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Did you know Portland, Maine has burned to the ground four separate times in its history?  We’re the newest old city that there is in New England.  Longfellow House, boyhood home of Walt Whitman (kidding…Longfellow) is pretty much the oldest building in town, built in 1786, just after the American Revolution.  Consider that the founding of New England by the famous Pilgrims at Plymouth Rock is in 1620; that’s right…most other towns in New England have shoes older than Longfellow House.

a close up of a brick building

Portland is architecturally unique in New England, but it goes beyond just the relative age of the buildings here to other places on the east coast.  The last big fire here was 1866.  It was July 4th, the first July 4th after the Civil War, and there was to be a huge fireworks celebration that day; it had also been a long, dry summer.  There was baseball scheduled, hot air balloon rides to be had, and there was even a circus in town with six dancing elephants and 2 hippopotamus.  In other words, people were distracted and conditions were perfect for a giant conflagration; we had the biggest fire in America that day, coming seven years before it would be eclipsed by the Great Chicago Fire.  Our town went down to ashes.

But the truly interesting thing about that fire is not the destruction it caused but the construction it engendered.  Portland rose from that fire almost immediately.  There was a railway here and there was money to be made.  As a result of that money, and  the massive construction effort, Portland rose as an almost purely Victorian town, with a different look than almost any other town in America.  Just about every single architectural style in vogue during the long reign of Queen Victoria (1840-1900) is on prominent display here.  No word on whether she was amused.
a car parked on the side of a building
The Great Portland Fire of 1866 brought other things to our city too (and ultimately to America as well).  Portland is the first city in America to bring in an outside water source to specifically fight fires.  A number of national city planning initiatives (firebreaks, firewalls, construction methods) also come out of the Portland fire.  And if you’re in town, check out the little red call boxes all around town, call boxes meant to alert the fire department in case something bad is going down.  Those boxes are not functional now.  The modern warning systems we have in place have moved beyond them.  But a few (like the one pictured below at the top of Spruce Street in the West End) still have phones inside and, if you’re lucky, and the ghosts are out, you can pick one up and talk to 1867.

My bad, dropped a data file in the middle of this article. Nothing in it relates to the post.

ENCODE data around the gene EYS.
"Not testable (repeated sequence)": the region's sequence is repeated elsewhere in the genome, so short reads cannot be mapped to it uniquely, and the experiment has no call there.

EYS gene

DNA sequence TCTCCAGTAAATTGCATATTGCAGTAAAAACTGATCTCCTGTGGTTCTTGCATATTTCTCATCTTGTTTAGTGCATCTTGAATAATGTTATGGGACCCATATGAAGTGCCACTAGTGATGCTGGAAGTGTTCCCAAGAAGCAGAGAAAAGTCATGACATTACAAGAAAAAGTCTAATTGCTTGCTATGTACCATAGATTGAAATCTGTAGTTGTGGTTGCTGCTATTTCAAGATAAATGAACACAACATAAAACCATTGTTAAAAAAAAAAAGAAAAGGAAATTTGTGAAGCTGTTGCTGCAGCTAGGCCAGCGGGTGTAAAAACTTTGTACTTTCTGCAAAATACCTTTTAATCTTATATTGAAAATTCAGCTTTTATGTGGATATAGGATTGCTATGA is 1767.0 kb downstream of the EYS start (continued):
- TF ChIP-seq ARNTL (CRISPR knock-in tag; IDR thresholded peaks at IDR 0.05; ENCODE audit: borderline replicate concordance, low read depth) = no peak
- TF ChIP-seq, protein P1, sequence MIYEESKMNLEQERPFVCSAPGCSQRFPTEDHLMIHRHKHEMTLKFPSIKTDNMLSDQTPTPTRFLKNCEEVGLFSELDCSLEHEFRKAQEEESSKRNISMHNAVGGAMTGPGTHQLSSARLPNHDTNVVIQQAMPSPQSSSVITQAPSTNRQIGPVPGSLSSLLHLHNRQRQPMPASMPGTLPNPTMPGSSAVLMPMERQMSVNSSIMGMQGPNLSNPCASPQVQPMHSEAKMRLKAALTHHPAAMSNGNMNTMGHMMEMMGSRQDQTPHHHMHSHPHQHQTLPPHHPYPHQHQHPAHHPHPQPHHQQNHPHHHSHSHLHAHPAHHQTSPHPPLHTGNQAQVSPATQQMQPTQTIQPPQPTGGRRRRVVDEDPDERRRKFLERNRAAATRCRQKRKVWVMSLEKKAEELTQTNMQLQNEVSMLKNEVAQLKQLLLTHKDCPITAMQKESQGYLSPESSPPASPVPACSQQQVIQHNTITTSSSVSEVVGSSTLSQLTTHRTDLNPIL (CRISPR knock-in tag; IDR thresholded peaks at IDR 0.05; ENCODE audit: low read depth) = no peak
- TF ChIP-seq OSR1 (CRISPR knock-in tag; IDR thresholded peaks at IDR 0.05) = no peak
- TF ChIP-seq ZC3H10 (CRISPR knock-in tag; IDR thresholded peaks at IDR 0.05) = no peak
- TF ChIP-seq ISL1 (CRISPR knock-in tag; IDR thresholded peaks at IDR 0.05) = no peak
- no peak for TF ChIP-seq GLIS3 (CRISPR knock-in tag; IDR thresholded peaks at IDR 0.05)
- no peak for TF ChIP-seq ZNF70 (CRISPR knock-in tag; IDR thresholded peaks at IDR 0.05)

a fire hydrant in front of a building
Explore and learn more about Portland Maine’s rich history and culinary scene with our expert-guided walking tours. Uncover must-see landmarks, local stories, and hidden gems on an unforgettable cultural experience.  Book your tour today!

Written by Portland Tour Guide – Ross

a man standing in front of a building

Referred to by his family as a “fuzzy foreigner”, Ross grew up in Nova Scotia, Canada, fell in love with a woman from Boston, and has been in Maine raising his family for over 20 years now. He loves Maine and loves his job as a tour guide, both for the interaction with new people it affords him (don’t be surprised to get as many questions as you ask) and the constant exploration he is always making of the many intricate and fascinating links between his adopted state and his homeland.

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